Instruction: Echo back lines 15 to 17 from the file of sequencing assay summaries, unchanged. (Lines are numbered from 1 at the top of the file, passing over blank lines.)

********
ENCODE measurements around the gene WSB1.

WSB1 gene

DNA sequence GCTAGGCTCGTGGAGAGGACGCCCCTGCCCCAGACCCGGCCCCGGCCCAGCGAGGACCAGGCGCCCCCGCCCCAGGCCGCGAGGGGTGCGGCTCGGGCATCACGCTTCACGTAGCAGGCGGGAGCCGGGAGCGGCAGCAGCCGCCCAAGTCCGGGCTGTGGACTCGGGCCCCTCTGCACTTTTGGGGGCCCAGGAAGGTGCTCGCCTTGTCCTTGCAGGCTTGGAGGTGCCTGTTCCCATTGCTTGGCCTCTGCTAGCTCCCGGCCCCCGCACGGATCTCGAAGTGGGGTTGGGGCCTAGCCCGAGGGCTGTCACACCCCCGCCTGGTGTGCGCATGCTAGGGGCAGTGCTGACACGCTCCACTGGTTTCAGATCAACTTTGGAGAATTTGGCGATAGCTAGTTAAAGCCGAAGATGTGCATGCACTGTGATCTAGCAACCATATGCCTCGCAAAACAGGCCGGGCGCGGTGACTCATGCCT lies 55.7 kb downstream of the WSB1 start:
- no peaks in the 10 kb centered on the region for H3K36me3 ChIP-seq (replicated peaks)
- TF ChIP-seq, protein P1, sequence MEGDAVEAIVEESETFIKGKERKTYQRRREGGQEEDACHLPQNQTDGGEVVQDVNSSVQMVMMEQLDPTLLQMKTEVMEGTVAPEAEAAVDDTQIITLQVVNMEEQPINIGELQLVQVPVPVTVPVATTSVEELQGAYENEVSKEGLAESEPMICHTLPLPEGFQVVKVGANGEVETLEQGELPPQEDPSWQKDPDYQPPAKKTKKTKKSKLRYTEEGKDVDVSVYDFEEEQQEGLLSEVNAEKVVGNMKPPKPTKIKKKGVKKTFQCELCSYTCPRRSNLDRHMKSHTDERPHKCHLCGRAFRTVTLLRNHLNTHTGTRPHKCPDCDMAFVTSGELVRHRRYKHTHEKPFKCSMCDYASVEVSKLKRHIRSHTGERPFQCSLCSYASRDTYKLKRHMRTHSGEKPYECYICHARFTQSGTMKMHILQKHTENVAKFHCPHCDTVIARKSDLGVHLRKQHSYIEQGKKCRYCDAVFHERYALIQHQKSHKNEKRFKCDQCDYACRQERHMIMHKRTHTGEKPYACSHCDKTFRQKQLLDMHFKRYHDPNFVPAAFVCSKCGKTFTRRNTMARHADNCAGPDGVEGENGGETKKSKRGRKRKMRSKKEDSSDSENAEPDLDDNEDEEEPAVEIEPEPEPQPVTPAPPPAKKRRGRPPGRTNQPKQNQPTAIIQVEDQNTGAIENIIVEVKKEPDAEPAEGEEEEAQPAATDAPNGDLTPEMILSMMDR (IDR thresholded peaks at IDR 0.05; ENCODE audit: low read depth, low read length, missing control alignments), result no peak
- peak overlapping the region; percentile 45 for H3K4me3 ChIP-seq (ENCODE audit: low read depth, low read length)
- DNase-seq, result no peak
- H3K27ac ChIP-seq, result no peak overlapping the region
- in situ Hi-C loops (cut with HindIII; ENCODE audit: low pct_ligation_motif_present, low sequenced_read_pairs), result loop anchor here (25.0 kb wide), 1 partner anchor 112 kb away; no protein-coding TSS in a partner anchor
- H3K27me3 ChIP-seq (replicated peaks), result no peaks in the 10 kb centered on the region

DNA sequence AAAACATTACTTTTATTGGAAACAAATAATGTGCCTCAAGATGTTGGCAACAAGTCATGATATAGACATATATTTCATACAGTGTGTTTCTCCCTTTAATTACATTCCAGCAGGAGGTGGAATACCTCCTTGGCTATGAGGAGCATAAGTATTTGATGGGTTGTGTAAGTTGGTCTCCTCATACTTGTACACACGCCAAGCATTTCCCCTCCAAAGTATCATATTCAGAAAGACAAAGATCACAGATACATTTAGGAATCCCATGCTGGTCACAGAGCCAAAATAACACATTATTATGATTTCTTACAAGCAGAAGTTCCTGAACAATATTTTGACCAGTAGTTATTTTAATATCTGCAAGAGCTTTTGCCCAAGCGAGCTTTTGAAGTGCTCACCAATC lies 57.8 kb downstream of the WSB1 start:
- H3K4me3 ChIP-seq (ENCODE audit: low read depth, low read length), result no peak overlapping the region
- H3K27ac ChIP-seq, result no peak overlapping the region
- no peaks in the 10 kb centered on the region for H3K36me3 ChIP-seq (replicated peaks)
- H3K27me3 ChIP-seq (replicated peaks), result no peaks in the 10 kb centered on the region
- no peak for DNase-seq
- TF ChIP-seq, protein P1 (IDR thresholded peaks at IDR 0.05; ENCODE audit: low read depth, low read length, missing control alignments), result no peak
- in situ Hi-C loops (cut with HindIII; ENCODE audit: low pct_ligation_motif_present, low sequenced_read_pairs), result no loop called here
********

- H3K27me3 ChIP-seq (replicated peaks), result no peaks in the 10 kb centered on the region
- no peak for DNase-seq
- TF ChIP-seq, protein P1 (IDR thresholded peaks at IDR 0.05; ENCODE audit: low read depth, low read length, missing control alignments), result no peak